Master clock for Lepaute 30 second pulse slave clock
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Master clock for Lepaute 30 seconds alternating pulse slave clock and possibly other models.


Slave clocks are old school clocks mostly used in train stations, hospitals, factories, etc... places that needed to have accurate timekeeping and synchronized clocks in a lot of places. A master clock was responsible for keeping time and controlling all the slave clocks. There were a number of clock manufacturers, and there were a lot of way of synching the slave clocks to the master clock.

If you find a beautiful industrial slave clock, there are several options :

  • Find the master clock to go with it, but you'll need space, money and time to take care of it
  • Remove the old mechanical movement and replace it with a quartz one (shame on you)
  • Buy one of these, but what's the fun in that ?
  • Make a teeny-tiny master clock.

So here comes this project.



I got hold of two slave clocks that were salvaged from an hospital that was being destroyed in France. One of them is a Lepaute clock.

Those clocks use an alternating pulse every 30 seconds to make the minute hand advance half a minute. The pulse is ~200ms and a 1.5V battery is enough to make it go.

I wanted to make a board that could run for more than a year on a single AA battery, be highly accurate and that would be as small as possible (in this case, just enough space to fit the battery and a screw terminal to plug the clock mechanism).

That was a fail, but mostly due to firmware mistakes. Old one had flaws and kept the clock running approximately 3 1/2 weeks before draining the battery. This new version of the firmware should improve the run time dramatically. New version with new battery installed on February 27 2018 at 8:30PM, let's see how long it'll run...

When all the chips are sleeping, my multimeter shows nothing, and the wake-up time is so short that I can't measure it precisely. I've gotten a uCurrent Gold, so I can measure some current consumptions, but I'm running into problems getting it to work with my oscilloscope. I'll update with curves and graphes when possible.


Full BOM can be found on mouser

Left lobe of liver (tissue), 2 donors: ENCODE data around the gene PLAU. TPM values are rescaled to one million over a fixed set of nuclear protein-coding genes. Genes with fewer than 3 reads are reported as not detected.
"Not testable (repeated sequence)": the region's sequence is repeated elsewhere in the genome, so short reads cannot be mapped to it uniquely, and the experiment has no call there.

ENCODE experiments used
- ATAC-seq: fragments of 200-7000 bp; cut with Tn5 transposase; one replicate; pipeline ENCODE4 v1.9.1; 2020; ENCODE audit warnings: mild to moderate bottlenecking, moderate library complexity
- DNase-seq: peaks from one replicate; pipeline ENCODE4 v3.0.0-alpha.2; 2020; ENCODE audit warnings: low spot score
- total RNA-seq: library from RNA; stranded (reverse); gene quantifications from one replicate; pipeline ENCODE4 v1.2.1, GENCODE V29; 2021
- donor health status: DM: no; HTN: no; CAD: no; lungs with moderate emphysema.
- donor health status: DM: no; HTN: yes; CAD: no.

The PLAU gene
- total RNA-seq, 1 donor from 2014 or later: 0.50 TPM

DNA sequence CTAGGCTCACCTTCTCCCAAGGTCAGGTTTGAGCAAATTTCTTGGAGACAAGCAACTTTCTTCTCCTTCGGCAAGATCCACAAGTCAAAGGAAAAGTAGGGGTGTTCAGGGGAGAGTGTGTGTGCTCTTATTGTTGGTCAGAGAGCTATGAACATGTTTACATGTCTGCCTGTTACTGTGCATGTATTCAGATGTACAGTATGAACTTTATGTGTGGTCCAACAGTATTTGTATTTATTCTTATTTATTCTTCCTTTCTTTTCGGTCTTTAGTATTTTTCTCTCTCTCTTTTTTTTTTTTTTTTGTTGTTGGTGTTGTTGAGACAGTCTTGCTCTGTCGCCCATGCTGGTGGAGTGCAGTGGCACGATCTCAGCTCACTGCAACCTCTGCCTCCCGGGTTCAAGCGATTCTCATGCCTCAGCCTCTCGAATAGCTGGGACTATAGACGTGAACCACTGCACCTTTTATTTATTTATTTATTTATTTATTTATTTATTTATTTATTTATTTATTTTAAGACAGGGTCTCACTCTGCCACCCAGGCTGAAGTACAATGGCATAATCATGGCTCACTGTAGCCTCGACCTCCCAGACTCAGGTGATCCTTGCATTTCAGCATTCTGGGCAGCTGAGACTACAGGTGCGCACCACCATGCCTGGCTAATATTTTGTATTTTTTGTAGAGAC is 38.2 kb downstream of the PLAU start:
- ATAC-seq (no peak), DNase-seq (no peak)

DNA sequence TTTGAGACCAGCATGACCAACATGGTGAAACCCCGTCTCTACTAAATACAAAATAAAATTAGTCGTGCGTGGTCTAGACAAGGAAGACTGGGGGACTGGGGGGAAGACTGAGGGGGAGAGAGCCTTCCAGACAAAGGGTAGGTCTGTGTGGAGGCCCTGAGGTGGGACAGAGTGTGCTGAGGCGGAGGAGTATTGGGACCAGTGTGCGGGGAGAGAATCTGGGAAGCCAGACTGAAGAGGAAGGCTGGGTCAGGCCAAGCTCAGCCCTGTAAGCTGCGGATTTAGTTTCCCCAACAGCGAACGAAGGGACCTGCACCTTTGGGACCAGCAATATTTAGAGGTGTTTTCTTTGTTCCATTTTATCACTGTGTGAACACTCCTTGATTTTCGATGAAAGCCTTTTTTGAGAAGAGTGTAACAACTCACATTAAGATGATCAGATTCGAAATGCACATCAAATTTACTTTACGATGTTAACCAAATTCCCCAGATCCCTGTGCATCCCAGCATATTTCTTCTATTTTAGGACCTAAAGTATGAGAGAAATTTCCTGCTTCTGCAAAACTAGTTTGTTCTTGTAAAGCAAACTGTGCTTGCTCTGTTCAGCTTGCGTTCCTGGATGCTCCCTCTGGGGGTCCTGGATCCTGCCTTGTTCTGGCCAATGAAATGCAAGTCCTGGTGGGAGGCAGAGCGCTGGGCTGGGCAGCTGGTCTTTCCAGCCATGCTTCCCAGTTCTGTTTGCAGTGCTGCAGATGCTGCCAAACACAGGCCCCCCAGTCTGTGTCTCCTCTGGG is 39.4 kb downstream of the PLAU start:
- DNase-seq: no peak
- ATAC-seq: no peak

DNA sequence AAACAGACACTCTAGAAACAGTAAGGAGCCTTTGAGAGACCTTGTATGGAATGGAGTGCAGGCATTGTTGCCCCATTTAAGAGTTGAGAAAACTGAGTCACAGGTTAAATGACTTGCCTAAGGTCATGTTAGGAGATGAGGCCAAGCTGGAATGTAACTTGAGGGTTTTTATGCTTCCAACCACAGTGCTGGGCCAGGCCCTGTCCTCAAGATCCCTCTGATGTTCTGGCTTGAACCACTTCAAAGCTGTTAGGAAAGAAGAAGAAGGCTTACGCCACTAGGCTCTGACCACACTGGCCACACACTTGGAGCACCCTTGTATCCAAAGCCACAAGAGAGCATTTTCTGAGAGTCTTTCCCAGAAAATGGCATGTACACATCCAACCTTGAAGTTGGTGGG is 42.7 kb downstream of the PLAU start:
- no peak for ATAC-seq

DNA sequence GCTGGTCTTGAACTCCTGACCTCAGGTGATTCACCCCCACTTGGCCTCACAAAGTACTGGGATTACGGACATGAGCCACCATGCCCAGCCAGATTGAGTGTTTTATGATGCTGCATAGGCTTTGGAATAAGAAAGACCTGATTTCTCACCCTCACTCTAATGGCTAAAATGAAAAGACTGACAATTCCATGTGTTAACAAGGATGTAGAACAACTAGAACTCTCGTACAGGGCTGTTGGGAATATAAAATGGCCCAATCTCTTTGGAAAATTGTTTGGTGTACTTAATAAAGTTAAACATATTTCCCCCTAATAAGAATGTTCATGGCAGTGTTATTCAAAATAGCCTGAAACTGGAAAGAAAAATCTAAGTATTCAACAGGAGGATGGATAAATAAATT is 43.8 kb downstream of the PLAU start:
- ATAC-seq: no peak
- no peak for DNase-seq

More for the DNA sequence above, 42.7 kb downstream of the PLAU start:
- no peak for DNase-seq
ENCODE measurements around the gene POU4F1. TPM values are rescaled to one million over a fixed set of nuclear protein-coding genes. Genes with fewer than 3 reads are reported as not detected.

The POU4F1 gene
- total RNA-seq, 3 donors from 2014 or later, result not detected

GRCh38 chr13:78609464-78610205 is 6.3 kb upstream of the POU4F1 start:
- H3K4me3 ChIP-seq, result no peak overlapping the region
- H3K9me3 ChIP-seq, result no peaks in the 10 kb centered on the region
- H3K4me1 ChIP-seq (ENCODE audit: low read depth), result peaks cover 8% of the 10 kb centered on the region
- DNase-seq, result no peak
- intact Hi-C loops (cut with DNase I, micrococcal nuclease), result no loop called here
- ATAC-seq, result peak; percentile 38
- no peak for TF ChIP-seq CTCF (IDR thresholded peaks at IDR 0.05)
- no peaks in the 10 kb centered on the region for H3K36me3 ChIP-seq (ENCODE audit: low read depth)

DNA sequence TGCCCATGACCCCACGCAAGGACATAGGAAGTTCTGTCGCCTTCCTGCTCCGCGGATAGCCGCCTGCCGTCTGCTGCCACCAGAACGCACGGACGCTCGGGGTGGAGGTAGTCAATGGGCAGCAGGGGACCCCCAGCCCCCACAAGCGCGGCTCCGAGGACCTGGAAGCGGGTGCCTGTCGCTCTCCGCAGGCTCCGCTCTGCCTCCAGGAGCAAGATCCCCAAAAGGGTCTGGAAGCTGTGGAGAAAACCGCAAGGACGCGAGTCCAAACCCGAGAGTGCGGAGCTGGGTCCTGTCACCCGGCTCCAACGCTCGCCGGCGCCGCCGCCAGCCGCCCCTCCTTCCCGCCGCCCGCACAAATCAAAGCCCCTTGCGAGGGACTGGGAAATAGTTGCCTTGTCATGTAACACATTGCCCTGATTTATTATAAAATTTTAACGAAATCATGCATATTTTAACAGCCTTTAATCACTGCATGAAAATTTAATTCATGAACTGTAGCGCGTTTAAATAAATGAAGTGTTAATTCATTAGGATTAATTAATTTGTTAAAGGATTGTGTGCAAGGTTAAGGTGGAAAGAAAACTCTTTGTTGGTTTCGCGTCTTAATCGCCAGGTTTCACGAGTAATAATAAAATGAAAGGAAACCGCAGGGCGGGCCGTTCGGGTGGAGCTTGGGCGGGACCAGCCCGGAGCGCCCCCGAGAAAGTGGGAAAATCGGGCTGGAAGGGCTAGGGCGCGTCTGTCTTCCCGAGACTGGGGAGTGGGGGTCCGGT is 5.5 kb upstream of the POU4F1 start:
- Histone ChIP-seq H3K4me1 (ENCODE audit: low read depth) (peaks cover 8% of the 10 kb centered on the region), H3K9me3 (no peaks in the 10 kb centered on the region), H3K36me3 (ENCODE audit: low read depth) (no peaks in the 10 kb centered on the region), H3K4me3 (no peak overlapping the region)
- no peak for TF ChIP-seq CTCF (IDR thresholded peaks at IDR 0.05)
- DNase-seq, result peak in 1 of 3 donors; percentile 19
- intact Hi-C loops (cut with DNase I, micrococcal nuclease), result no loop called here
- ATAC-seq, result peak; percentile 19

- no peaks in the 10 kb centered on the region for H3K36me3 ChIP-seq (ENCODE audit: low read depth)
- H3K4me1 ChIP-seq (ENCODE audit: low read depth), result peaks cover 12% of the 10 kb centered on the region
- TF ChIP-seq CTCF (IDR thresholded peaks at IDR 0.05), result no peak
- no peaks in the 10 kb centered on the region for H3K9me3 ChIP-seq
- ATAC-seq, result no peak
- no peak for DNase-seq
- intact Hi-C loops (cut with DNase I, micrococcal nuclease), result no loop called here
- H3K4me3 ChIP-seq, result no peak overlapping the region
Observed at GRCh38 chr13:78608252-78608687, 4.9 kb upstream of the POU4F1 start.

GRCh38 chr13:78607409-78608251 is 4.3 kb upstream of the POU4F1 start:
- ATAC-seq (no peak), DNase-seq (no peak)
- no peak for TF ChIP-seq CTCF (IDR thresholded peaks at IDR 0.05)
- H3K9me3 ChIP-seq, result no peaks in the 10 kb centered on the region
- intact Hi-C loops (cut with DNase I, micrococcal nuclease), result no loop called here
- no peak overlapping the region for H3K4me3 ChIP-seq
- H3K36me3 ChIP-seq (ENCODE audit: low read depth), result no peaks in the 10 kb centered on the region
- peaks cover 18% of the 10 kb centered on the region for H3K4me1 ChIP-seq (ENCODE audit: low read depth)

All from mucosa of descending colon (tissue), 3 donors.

Power is provided by a single AA battery.


A TPS60313 converts this voltage to 3V in order to power the MCU and RTC. Input voltage can go as low as 0.9V in order to get 3V output. Quiescent current at no-load is 35uA.


MCU is an MSP430G2553 spending most of its time in LPM4 (consumption should be about 0.15uA). uCurrent shows around 0.105uA.


RTC is a DS3231SN, powered only via VBAT to reduce the current consumption of the device. According to the datasheet, Ibatt goes up to 70uA when active, while Ivcc goes up to 200uA. Ibatt when only timekeeping is 0.84uA typical. Measuring with a uCurrent gold shows this number to be accurate. A DS3231M could be used, but the SN is a tad bit more accurate (+/-2PPM against +/-5PPM for the M).


To drive the mechanism, an alternating pulse is necessary. This could be done with a discrete H-bridge, but I opted for a DRV8838, directly powered from an MCU pin. This way, the DRV isn't even sleeping, but only switched on when needed, once every 30 seconds. Vmotor comes directly from the AA battery.

on soldering


This board being an exercise in miniaturisation, all the resistors and caps are 0402... I advise you not to try to solder this board without a good-ish soldering iron and an hot air gun. I'm using one of the cheap chinese all-in-one stations, but without hot air, some components are next to impossible, especially the DRV8838.



Firmware was developed using TI's Cloud IDE since I'm using a Mac and it was the simplest solution.

New version of the firmware configures the RTC to ring 2 alarms : one every time the time goes past HH:MM:00s, the other every time the time goes past HH:MM:30s. The RTC will pull low the interrupt pin 8ms every 30 seconds. Power consumption when the pin is high is microscopic, but it goes up when pulled low. The old firmware was generating a 1Hz square wave with a 50% duty cycle, so the higher current consumption was happening 50% of the time. Now, it should happen only 16ms / minute or 0.00027% of the time...

Old version for information purpose :

On boot, the MSP430 runs at 1MHZ and sets some configuration on the RTC :
 * Enable Oscillator
 * Battery-Backed Square-Wave Enable allows the interrupt to be sent when powered by VBAT
 * Rate Select set to 1Hz
 * Interrupt Control set to Square-Wave
 * Disable Alarms

P1.4 of the MSP430 is set as an interrupt pin, and then it is put to sleep with external interrupts enabled (LPM4 + GIE).

Every 30 seconds, the RTC pulls P1.4 low, which wakes up the MSP430. We start by clearing the alarm flags of the RTC. A var to keep the inversion of the phase pin is used to check if we should pull P1.1 high or low and inverted each time. We can then proceed to send the enable signal to the DRV8838 so that we advance the needle one step.

MSP430 current consumption while in LPM4 is around 105nA, and 370uA when awaken. The old firmware was waking it up every second for a couple cycles, and then for a full 200ms while sending the pulse every second. Now, we only wake up the MSP430 every 30 seconds for the full 200ms. The old firmware was also toggling the state of P1.1 every 30 seconds, so it was staying high for a full 30 seconds before being toggled low. Now, it's only pulled high if necessary.

Old version for information purpose :

Each second, the RTC sends a pulse on P1.4, which wakes up the MSP430. A counter is incremented and when this seconds counter == 30, power is applied to the DRV8838 by putting P1.0 high (DRV_VCC), pulse direction is reversed by toggling P1.1 (DRV_PH) and a 200ms pulse is sent via P1.2 (DRV_EN). Counter is reset and the MSP430 goes back to sleep.